Two researchers share the 2015 Potamkin Prize for Research in Pick’s, Alzheimer’s, and Related Diseases. Peter Davies from the Feinstein Institute for Medical Research in Manhasset, New York, and Reisa Sperling of Brigham and Women’s Hospital and Massachusetts General Hospital in Boston received the award at the 67th annual meeting of the American Academy of Neurology, held in Washington, D.C., April 18-25. They will split the $100,000 prize, which comes from the Potamkin Family Foundation of Miami Lakes, Florida, and rewards contributions to research in neurodegenerative disease.


Peter Davies, left, and Reisa Sperling share this year’s Potamkin Prize for Research. [Images courtesy of the Feinstein Institute and MGH.]

Davies was instrumental in first describing the loss of cholinergic neurons in Alzheimer’s disease (see Davies and Maloney, 1976). That work led to the development of anticholinesterase drugs, one of only two types of treatment the FDA has approved for Alzheimer's. Davies later focused on tau, developing a host of tau antibodies including the well-known Alz50 and MC-1, which remain among the most widely used in the field. Davies developed mouse models of tauopathy and championed the idea that this microtubule-binding protein can reactivate the cell cycle in neurons in people with AD (Andorfer et al., 2005). Most recently, Davies has focused on post-translational modifications and conformational changes in tau that could contribute to disease, as well as tau therapies (see May 2011 news).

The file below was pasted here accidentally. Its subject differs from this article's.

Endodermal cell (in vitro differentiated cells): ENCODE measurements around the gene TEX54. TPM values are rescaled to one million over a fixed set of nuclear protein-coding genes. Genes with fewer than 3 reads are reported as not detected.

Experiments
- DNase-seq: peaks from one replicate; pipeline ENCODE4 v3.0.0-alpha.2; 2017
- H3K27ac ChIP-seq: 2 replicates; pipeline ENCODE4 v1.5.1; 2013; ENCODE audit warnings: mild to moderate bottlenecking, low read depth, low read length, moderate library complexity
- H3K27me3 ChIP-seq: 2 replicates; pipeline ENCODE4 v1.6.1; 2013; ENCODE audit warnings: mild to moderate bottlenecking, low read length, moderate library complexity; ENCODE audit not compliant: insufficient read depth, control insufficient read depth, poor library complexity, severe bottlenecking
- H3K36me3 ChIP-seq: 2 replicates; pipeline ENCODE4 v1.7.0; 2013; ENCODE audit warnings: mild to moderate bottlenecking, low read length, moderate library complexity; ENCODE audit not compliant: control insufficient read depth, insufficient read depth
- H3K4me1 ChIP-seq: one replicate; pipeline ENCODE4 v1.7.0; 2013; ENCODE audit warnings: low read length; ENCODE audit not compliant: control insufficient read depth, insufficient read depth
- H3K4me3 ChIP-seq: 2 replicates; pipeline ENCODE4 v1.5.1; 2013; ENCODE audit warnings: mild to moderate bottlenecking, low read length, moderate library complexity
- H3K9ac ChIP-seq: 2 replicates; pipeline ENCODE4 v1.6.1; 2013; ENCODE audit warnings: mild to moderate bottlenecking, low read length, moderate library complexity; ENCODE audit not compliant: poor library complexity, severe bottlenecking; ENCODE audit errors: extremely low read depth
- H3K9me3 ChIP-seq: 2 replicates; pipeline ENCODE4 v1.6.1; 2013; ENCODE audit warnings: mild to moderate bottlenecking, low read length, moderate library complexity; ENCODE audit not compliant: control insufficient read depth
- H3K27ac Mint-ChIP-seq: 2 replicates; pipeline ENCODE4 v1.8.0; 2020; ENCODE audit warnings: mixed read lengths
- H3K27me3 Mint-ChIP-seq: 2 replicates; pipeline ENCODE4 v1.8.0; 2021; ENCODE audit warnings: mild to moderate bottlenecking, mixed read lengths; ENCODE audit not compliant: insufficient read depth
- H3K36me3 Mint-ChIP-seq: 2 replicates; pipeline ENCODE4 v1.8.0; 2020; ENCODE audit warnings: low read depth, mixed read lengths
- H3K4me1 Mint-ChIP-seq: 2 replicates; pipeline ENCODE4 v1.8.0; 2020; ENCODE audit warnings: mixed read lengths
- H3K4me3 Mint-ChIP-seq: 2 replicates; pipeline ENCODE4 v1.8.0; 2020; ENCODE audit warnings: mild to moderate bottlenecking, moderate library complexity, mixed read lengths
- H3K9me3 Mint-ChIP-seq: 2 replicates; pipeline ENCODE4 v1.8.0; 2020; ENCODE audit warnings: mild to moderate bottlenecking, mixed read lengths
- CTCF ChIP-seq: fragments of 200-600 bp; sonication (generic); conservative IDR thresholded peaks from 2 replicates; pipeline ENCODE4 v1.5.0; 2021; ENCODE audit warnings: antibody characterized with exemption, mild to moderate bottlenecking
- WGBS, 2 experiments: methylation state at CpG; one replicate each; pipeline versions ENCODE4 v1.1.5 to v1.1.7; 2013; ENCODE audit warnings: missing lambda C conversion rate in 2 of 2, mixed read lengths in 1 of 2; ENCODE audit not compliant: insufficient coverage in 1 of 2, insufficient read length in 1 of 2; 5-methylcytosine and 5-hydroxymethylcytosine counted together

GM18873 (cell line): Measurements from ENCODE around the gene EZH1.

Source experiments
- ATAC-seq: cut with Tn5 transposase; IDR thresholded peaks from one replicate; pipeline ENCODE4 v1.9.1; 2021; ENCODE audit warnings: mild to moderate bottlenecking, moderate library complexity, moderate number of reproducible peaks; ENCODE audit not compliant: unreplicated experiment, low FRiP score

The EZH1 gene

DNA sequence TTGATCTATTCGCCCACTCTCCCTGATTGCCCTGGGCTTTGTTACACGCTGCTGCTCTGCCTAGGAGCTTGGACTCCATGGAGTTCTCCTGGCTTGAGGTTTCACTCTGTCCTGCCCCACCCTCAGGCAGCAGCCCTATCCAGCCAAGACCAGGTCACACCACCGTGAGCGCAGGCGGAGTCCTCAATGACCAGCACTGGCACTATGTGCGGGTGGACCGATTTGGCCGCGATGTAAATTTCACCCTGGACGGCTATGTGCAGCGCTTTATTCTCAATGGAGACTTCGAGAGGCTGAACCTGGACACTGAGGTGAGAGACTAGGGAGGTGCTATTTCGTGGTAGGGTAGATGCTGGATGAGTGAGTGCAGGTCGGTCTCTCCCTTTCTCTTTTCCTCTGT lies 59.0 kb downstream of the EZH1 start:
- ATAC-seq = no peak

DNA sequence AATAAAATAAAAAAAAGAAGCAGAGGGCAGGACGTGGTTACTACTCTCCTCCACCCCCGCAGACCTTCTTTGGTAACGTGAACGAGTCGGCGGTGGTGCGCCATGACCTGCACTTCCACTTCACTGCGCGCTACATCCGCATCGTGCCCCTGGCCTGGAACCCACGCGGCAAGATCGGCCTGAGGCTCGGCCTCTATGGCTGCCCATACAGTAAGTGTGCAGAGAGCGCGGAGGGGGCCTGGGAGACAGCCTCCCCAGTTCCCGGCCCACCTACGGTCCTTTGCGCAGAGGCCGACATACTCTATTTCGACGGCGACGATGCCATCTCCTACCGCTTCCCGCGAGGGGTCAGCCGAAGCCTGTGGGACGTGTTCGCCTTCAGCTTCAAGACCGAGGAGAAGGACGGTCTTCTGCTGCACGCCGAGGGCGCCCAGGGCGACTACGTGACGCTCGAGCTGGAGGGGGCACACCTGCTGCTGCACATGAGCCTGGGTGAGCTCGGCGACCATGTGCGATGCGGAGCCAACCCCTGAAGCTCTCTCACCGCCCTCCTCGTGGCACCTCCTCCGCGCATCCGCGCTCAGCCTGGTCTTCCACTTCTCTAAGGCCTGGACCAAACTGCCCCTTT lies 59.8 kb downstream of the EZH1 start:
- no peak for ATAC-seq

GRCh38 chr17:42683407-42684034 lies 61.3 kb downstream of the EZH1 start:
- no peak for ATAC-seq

Sperling has focused her research on early detection and treatment of AD. She is the principal investigator of the Harvard Aging Brain Study and previously led the joint effort by the National Institute on Aging and Alzheimer’s Association to propose new guidelines diagnosing preclinical AD (see Apr 2011 news on Sperling et al., 2011). She leads the A4 Study, a three-year secondary prevention trial that is testing the anti-Aβ antibody solanezumab in cognitively normal older people who have amyloid in the brain (see Dec 2014 news).

At AAN, Sperling gave an update on A4, saying that 1,400 people have been screened and more than 100 randomized thus far. She announced that an A5 trial will be underway soon. It will test Janssen’s BACE1 inhibitor in people 60 and older with amyloid accumulation. Both Davies and Sperling have been scientific advisers and frequent contributors to Alzforum. Congratulations!—Gwyneth Dickey Zakaib


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News Citations

  1. San Francisco: Tau—Time to Shine as Therapeutic Target?
  2. Revised Diagnostic Criteria for Alzheimer’s Are Published
  3. From Shared CAP, Secondary Prevention Trials Are Off and Running

Therapeutics Citations

  1. Solanezumab
  2. Atabecestat

Paper Citations

  1. . Selective loss of central cholinergic neurons in Alzheimer's disease. Lancet. 1976 Dec 25;2(8000):1403. PubMed.
  2. . Cell-cycle reentry and cell death in transgenic mice expressing nonmutant human tau isoforms. J Neurosci. 2005 Jun 1;25(22):5446-54. PubMed.
  3. . Toward defining the preclinical stages of Alzheimer's disease: recommendations from the National Institute on Aging-Alzheimer's Association workgroups on diagnostic guidelines for Alzheimer's disease. Alzheimers Dement. 2011 May;7(3):280-92. Epub 2011 Apr 21 PubMed.

External Citations

  1. Harvard Aging Brain Study
  2. A4 Study
  3. trial 

Further Reading